Ambrosino, Brandon. “Caffeine Use Disorder: It's Real, and It Warrants More Attention.” The Hub, Johns Hopkins University, 7 Feb. 2014, hub.jhu.edu/2014/02/07/caffeine-really-is-a-drug/.
“Sleep Drive and Your Body Clock.” National Sleep Foundation, National Sleep Foundation, www.sleepfoundation.org/sleep-topics/sleep-drive-and-your-body-clock
By Colin Jun
All IB Diploma students must work on their CAS (Creativity, Activity, Service) experience and CAS projects. For some of you, CAS will seem like a huge burden to carry on for eighteen months. It is not an easy task for IB students to achieve while completing all their homework, internal assessments and preparing for their tests. However, it is also not impossible to succeed in CAS.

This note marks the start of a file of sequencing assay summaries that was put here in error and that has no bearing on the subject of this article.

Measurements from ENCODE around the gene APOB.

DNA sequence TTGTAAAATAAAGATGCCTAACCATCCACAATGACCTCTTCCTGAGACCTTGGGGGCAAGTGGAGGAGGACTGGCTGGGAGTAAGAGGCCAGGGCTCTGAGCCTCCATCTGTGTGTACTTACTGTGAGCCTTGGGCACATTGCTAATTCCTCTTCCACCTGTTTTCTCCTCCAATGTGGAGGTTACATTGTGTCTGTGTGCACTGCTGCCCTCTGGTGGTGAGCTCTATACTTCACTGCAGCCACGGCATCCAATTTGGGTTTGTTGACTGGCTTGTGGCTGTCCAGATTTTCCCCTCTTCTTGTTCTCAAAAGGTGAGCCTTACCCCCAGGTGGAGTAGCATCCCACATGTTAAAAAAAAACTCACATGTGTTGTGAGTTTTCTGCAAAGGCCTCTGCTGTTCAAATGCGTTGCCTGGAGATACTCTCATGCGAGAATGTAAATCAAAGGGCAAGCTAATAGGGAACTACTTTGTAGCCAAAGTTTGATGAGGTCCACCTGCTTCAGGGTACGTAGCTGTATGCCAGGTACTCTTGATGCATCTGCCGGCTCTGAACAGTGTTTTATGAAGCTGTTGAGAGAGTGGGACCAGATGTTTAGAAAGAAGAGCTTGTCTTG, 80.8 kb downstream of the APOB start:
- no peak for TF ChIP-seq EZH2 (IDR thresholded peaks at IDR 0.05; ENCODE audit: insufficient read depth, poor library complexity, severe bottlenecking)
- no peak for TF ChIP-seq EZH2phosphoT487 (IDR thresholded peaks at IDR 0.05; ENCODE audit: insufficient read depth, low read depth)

1. Finding the CAS activity or CAS project.
When I first heard about CAS, I had no idea what I had to do for eighteen months. Some of the school club activities fit well with CAS, but they were not enough for me to continue for eighteen months. I also had to start thinking about my CAS project so that I can complete it in my first year. The problem was that I did not know where to find the activities. I was not very fluent in Chinese nor did I have prior connections with any outside organizations in Shanghai. Interestingly, the solution to this struggle was not far away from me.
The first solution was the school itself. For my CAS project, I was able to get a great opportunity from our middle school. Through the announcement, I heard middle school is looking for students to decorate the MS Band Wall. Fortunately, I could obtain that opportunity and finish my CAS project in my first year. Similar to my experience, there are many opportunities for CAS projects and CAS activities in our school. Not only in our high school, reaching out to the middle school and the elementary school is also an important strategy to get an opportunity.